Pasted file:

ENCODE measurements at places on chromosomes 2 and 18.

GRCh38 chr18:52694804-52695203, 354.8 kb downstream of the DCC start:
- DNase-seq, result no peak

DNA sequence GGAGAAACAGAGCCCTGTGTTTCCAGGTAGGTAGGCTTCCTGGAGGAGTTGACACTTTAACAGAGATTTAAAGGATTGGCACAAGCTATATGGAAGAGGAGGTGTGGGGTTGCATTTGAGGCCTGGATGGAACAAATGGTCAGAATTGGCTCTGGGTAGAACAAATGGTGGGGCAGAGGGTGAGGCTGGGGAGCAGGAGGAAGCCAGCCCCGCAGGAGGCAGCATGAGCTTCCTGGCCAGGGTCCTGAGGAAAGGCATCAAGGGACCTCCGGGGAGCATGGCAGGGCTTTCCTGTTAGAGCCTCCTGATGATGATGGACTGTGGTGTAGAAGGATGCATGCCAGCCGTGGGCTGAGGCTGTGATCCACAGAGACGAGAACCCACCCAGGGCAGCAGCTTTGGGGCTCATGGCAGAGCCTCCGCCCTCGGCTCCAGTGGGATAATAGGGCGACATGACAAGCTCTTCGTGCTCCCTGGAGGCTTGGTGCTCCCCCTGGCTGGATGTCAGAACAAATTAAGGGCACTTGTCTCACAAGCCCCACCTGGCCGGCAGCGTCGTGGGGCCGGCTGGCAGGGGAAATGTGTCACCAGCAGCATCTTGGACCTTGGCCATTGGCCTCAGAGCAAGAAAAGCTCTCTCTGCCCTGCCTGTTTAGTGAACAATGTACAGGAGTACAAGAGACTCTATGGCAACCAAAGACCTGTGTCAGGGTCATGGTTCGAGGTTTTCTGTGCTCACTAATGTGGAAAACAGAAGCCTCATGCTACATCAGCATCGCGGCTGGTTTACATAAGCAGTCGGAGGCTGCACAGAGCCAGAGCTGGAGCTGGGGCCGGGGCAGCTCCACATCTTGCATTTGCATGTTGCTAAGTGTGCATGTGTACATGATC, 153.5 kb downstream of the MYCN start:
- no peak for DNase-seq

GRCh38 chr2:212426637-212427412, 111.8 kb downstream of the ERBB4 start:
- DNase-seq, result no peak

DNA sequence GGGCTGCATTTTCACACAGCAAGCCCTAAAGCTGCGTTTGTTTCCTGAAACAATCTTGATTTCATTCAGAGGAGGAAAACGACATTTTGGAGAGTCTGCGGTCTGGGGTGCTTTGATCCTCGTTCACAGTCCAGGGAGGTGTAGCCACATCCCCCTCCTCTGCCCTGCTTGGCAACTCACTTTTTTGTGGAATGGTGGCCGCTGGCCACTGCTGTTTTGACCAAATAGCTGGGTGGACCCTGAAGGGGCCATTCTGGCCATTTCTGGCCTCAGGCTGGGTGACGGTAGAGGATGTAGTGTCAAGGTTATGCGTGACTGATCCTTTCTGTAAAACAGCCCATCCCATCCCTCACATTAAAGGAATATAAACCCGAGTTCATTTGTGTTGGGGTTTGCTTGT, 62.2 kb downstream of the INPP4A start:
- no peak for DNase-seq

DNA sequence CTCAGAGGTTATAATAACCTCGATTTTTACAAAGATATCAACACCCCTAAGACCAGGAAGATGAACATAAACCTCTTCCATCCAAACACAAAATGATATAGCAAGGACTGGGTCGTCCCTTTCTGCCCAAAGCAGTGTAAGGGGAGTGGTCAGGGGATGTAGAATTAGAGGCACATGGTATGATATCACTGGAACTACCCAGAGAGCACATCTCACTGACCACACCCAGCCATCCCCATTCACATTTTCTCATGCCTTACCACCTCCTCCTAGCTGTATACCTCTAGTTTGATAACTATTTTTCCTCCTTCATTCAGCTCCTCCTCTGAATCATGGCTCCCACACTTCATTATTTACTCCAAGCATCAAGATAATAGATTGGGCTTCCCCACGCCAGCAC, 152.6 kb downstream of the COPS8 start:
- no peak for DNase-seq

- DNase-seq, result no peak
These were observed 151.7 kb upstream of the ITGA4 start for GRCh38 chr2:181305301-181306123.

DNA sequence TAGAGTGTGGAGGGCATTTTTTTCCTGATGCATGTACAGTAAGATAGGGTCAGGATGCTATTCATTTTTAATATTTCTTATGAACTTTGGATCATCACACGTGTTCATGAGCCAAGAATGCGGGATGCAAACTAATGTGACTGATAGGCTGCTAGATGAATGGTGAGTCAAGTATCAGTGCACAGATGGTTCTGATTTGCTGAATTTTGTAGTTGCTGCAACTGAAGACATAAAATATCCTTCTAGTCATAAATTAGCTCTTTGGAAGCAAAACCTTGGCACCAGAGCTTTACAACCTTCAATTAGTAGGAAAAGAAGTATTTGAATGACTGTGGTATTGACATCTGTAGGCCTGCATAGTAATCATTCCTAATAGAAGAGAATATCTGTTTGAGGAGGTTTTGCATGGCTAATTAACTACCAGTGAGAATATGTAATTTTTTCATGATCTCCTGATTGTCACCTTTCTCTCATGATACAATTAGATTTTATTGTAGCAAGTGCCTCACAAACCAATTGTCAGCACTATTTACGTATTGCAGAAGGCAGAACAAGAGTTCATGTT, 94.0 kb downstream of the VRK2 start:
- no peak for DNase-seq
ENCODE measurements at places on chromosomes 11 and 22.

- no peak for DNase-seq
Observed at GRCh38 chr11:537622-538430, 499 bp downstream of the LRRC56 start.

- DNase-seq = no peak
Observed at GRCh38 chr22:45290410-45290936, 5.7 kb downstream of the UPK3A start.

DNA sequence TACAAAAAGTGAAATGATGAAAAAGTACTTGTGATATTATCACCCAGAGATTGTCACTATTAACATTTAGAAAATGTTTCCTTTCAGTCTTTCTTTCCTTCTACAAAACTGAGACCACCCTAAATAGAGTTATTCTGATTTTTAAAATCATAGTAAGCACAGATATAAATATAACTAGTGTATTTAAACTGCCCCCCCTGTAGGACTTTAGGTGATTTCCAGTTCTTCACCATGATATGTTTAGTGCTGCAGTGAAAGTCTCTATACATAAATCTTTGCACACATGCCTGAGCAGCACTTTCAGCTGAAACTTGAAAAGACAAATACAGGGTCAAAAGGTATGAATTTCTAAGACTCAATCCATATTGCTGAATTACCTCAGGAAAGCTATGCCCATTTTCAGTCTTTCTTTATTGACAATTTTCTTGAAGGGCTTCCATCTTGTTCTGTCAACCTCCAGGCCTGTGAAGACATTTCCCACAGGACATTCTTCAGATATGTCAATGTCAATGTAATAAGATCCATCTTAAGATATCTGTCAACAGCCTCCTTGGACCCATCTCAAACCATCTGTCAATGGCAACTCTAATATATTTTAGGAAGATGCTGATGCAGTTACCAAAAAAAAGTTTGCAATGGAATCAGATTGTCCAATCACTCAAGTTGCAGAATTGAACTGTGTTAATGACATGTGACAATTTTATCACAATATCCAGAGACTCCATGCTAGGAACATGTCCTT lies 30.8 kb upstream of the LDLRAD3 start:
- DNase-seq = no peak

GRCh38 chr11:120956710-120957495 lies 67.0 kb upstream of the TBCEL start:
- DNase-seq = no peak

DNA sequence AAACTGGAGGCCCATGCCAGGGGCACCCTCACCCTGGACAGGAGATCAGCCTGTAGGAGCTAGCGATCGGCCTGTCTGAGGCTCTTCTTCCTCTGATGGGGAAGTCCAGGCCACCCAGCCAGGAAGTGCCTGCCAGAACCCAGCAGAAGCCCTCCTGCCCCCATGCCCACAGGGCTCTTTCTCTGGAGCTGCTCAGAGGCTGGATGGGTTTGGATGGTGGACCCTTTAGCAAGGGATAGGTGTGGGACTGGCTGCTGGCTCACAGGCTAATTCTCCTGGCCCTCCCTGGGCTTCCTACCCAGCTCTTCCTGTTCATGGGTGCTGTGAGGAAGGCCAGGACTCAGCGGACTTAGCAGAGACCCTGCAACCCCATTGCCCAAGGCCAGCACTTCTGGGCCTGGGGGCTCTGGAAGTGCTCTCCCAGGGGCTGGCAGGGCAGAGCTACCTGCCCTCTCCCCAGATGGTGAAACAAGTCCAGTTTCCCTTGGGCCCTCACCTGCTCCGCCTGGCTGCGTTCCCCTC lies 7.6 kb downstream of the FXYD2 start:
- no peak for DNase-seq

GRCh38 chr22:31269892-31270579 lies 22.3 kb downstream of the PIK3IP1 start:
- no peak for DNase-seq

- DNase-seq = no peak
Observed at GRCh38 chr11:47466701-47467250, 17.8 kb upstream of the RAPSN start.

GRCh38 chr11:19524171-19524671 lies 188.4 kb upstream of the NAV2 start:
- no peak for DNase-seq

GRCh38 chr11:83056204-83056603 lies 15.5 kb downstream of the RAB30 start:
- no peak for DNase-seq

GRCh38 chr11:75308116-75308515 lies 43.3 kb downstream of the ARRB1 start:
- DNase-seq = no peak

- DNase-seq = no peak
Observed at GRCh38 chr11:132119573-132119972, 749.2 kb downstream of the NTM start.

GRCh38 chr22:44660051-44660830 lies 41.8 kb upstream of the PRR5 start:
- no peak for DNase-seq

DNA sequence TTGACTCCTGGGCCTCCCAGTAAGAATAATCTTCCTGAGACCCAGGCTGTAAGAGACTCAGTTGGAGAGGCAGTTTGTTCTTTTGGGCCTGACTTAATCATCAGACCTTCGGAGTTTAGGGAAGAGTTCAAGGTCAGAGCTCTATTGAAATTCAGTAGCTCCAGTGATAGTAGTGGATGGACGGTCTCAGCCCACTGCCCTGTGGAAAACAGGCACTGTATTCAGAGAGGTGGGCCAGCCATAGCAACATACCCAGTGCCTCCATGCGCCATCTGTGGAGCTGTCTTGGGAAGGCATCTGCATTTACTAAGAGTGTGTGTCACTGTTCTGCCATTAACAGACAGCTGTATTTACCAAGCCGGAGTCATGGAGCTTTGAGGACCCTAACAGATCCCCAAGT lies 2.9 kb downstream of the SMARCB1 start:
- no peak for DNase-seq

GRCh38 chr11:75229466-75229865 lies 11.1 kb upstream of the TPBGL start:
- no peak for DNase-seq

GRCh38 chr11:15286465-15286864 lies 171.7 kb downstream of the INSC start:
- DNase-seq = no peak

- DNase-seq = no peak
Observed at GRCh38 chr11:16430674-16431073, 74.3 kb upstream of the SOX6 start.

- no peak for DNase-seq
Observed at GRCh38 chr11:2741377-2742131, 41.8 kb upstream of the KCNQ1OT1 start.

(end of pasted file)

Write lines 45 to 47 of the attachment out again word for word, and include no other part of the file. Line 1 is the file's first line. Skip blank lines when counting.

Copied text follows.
GRCh38 chr11:15286465-15286864 lies 171.7 kb downstream of the INSC start:
- DNase-seq = no peak

- DNase-seq = no peak